Keynote Respondent: Ramprasad Chakravarthi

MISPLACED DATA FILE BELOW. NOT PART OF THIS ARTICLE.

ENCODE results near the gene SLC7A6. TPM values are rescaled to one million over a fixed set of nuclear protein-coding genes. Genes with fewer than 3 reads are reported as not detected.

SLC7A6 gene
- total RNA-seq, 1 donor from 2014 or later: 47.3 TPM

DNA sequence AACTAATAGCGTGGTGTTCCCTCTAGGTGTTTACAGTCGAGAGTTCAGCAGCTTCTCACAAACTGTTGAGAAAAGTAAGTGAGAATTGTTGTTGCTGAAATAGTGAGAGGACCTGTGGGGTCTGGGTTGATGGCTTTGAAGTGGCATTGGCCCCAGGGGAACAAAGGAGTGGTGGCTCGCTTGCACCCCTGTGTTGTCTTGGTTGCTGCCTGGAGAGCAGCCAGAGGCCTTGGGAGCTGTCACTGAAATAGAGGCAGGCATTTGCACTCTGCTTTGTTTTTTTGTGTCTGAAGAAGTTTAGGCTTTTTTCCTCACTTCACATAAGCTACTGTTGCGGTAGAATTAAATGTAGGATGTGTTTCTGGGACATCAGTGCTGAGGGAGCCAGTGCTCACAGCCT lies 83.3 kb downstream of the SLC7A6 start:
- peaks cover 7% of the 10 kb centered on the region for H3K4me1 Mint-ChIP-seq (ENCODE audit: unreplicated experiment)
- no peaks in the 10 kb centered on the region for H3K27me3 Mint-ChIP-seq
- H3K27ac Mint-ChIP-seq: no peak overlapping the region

The six categories of being of Prastapada (substance, quality, motion, differentiator, universal, inherence), together with the category of non-being, constitute the ontology of classical Vaisesika metaphysics. Raghunatha Siromani, the sixteenth century peer of Caitanya in Navadvipa, put pressure on the classical system, arguing in favour of a radical expansion to include eight new categories: power (Sakti), ownedness (svatva), moment (ksana), causehood (karanatva), effecthood (karyatva), number (samkhya), the qualifying relation pertaining to absence (vaisistya), and contentness (visayata). In the seventeenth century, however, there was a reaffirmation of the seven category ontology in the work of thinkers like Madhavadeva Bhatta and Jayarama Pancanana. I will examine the philosophical significance of this reaffirmation. I will argue that Raghunatha’s expansion is based on a commitment to a form of non-reductive realism. What the seventeenth century philosophers introduce is a new concept of realism, one which defends the compossibility of reduction and realism with respect to some type of entity. This ‘sophisticated realism’ (Dummett) is what makes it possible for the reality of entities in Raghunatha’s new categories to be acknowledged, but combined with an affirmation of the seven category metaphysics. I will ask whether it is nevertheless the case that Raghunatha was right to think that there are types of property irreducible to those admitted in the traditional system.